Reinforcement Learning – From Playing Games to Driving Cars
Computers are making use of a seemingly simple approach called reinforcement learning to not just excel at complex games but making driverless cars possible too.
- Jeronimo De Leon
- 14 Feb
What is Reinforcement Learning?
It is an approach to artificial intelligence that gets computers to learn like people by doing things incrementally well, without explicit instruction. The author gets a taste of this at a Barcelona AI conference where self-driving cars in a simulation learn to maneuver through a complicated four-lane highway by practicing moves over and over. This is also the approach that helped AlphaGo, designed by Alphabet subsidiary DeepMind beat the World No. 1 Go player in 2017 – Go is a notoriously complex game, making this achievement particularly remarkable.
Reinforcement Learning – A Historical Perspective
Psychologist Edward Thorndike first documented this principle over 100 years ago with an experiment involving cats who learned to escape from a box after stepping on a lever by chance. An early reproduction in machines was in 1951, where a machine simulating a rat escaping from a virtual maze saw some synaptic connections strengthen to reinforce successful behavior. Following decades saw intermittent successes, but using this for more complex tasks became computationally impractical.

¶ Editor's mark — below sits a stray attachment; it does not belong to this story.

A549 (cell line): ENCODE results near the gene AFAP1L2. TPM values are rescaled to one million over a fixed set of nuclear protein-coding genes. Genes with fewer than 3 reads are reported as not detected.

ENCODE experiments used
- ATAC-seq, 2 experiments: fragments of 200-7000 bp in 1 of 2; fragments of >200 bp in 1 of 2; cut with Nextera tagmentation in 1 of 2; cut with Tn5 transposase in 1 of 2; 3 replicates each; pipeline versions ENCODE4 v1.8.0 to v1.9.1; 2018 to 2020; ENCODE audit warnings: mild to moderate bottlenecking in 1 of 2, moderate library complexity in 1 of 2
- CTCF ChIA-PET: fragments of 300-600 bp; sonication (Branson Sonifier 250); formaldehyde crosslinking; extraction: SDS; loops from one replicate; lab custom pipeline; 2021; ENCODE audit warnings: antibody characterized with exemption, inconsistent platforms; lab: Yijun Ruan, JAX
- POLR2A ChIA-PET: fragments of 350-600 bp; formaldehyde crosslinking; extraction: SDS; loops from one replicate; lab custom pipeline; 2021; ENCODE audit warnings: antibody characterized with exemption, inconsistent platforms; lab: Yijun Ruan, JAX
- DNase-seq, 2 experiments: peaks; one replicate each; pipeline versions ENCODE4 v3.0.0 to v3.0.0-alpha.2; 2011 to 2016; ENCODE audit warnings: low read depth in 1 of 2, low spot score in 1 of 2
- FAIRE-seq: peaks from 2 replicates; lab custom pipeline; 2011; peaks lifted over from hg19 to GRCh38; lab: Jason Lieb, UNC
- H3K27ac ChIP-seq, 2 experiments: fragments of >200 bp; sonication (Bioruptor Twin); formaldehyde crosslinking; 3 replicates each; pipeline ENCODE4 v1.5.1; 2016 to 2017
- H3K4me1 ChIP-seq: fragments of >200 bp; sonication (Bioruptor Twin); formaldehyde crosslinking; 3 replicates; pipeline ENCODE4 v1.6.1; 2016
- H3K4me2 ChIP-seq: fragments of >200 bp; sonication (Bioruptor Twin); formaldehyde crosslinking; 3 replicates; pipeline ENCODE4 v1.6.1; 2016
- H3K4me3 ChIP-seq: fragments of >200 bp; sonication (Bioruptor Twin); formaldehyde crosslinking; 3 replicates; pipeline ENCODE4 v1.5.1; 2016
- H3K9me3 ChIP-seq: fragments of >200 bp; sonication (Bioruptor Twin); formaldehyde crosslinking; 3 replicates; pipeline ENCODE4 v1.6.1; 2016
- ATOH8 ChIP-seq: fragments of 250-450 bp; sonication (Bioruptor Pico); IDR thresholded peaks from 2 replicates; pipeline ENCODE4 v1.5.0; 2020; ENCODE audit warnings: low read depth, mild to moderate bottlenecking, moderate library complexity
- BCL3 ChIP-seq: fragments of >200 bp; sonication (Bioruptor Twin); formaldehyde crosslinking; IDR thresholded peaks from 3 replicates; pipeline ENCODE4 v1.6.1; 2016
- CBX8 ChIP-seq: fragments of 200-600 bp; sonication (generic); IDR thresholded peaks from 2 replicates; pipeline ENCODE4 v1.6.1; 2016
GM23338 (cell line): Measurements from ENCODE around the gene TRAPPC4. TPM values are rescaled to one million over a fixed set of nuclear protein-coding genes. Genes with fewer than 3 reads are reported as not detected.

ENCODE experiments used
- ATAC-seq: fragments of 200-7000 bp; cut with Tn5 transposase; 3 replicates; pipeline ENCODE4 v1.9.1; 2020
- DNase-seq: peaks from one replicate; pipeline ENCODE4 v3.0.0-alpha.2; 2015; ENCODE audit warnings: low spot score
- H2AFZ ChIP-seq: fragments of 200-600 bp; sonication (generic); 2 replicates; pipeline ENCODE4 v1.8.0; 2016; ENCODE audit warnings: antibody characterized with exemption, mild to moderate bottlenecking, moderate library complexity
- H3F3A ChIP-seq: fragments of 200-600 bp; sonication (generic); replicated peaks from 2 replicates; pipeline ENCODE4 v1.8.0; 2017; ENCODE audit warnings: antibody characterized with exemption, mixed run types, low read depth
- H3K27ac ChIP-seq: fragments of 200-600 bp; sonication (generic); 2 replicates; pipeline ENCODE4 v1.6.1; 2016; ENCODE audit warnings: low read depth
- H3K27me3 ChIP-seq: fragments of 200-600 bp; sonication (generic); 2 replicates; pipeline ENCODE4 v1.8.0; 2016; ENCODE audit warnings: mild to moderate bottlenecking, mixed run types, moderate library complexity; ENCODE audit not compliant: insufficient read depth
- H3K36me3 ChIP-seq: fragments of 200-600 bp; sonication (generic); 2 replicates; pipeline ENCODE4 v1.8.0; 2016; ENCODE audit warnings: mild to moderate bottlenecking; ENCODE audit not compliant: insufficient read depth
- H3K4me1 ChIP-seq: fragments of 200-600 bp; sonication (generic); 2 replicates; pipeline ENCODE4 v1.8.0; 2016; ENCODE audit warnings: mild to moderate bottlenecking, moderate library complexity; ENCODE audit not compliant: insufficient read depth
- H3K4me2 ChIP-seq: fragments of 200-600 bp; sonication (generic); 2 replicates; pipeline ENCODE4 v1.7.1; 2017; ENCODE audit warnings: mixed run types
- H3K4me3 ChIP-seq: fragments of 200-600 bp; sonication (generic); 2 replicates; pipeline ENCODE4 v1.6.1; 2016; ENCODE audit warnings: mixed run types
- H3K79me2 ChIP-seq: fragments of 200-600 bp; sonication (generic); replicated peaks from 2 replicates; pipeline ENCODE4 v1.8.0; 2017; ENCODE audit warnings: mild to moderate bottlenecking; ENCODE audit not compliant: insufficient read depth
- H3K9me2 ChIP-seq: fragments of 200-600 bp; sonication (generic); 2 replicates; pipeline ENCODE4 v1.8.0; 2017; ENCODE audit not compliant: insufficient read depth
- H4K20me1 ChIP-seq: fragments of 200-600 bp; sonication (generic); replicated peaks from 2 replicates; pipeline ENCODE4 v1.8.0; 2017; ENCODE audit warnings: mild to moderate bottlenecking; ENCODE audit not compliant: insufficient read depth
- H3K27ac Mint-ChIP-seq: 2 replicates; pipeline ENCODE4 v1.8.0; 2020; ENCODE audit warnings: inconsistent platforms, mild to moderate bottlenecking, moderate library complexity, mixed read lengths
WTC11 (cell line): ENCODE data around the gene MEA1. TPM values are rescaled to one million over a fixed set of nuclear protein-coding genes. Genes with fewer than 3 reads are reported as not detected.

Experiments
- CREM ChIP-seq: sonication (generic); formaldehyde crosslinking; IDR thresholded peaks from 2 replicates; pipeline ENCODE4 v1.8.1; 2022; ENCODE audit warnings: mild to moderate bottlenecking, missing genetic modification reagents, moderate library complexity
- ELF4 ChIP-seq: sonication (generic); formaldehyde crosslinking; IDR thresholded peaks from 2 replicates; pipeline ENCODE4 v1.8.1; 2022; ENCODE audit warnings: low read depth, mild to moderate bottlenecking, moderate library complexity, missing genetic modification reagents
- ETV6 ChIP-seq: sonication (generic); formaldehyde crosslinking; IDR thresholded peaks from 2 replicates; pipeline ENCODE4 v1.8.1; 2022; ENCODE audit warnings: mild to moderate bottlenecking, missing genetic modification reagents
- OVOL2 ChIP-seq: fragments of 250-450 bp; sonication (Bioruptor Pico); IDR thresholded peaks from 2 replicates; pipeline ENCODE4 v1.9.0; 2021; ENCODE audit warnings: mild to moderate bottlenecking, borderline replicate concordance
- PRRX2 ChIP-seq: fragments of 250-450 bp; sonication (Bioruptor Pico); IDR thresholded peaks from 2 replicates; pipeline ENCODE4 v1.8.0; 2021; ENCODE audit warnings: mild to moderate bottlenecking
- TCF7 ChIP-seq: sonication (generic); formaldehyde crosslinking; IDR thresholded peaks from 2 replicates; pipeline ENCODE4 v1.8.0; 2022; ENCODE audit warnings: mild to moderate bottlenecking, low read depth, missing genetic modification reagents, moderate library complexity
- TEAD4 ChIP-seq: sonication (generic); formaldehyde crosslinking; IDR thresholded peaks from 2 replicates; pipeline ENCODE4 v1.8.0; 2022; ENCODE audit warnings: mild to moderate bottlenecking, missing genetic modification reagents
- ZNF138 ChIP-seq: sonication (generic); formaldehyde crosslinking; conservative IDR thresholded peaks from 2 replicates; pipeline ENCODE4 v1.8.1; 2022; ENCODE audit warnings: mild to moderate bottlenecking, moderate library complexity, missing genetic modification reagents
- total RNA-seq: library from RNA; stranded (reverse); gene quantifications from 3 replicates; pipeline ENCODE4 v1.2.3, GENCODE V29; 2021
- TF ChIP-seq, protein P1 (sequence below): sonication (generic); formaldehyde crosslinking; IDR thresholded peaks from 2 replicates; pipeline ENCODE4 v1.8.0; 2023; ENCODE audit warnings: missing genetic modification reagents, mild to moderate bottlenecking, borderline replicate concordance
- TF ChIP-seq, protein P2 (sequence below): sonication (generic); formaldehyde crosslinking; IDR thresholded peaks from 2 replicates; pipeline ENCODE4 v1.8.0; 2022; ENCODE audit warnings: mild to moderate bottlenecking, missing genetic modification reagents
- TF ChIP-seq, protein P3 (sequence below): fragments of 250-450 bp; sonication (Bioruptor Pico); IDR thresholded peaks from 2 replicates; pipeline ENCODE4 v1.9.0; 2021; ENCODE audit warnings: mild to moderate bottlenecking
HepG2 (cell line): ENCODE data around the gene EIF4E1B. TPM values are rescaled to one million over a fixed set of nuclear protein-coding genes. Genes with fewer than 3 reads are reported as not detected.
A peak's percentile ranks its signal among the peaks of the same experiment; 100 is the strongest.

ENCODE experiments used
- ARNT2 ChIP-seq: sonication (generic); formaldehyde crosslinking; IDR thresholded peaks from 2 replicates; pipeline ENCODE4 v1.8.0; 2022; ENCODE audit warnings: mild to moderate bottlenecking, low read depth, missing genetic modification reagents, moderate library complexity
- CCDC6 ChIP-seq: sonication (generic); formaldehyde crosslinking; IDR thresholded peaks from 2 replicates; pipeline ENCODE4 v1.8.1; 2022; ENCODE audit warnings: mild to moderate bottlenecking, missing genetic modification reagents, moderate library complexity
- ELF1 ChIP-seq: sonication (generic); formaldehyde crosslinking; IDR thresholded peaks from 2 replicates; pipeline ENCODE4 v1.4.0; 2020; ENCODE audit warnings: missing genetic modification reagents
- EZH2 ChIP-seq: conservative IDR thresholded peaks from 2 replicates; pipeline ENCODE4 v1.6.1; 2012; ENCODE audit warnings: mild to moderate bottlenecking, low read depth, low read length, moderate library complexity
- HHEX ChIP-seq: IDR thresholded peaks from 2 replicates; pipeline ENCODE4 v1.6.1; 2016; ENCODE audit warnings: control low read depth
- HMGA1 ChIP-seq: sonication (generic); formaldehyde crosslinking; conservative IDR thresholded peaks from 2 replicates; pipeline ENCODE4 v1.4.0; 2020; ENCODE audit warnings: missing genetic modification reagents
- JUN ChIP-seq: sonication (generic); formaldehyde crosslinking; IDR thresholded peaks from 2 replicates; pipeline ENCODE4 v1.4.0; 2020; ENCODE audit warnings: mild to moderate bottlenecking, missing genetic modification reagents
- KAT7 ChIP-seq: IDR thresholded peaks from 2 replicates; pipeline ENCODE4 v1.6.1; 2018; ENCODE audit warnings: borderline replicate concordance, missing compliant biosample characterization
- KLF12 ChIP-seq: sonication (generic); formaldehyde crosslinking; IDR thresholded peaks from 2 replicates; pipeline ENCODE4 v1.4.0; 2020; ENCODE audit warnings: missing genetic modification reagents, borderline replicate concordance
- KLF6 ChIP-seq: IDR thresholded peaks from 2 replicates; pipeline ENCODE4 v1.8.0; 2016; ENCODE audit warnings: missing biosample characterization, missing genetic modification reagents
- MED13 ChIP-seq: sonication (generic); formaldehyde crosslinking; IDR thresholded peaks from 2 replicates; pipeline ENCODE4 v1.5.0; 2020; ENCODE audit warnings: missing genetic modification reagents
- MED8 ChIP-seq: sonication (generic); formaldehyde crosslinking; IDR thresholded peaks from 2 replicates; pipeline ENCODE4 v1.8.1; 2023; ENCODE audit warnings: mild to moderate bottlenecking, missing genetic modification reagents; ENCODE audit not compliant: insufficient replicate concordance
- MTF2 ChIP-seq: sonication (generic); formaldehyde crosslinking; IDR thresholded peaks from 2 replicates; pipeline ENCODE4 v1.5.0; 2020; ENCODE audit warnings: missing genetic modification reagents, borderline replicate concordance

The Breakthrough of Deep Learning
In recent years, reinforcement learning has become so formidable because of breakthrough in deep learning, which uses a large simulated neural network to recognize data patterns. This makes storing values for every move and updating them – the basis of reinforcement learning – easier.
This breakthrough is also what made DeepMind first excel phenomenally in Atari video games in 2013, resulting in its acquisition by Google. Today, Google is using these capabilities to make its data centers more energy efficient.
Reinforcement Learning in Self-Driving Cars
This approach is particularly well-suited for simulating humanlike behavior in self-driving cars. Today’s driverless cars often falter in complex situations that involve interacting with human drivers, such as traffic circles. To prevent extreme behavior – taking unnecessary risks or being too hesitant – these cars will have to acquire nuanced skills.
Mobileye, the Israeli firm that developed the Barcelona demo, plans to test the software on a fleet of vehicles with BMW and Intel this year. Google and Uber are already testing reinforcement learning for their vehicles.
While reinforcement learning helps automated driving by enabling good sequences of decisions, which is more efficient than pre-programming all such decisions, there are challenges too. The huge amount of data, the time needed to practice simulations, multiple objectives (avoiding accidents vs. keeping roads safe for other cars) – all make this an extremely complex area.
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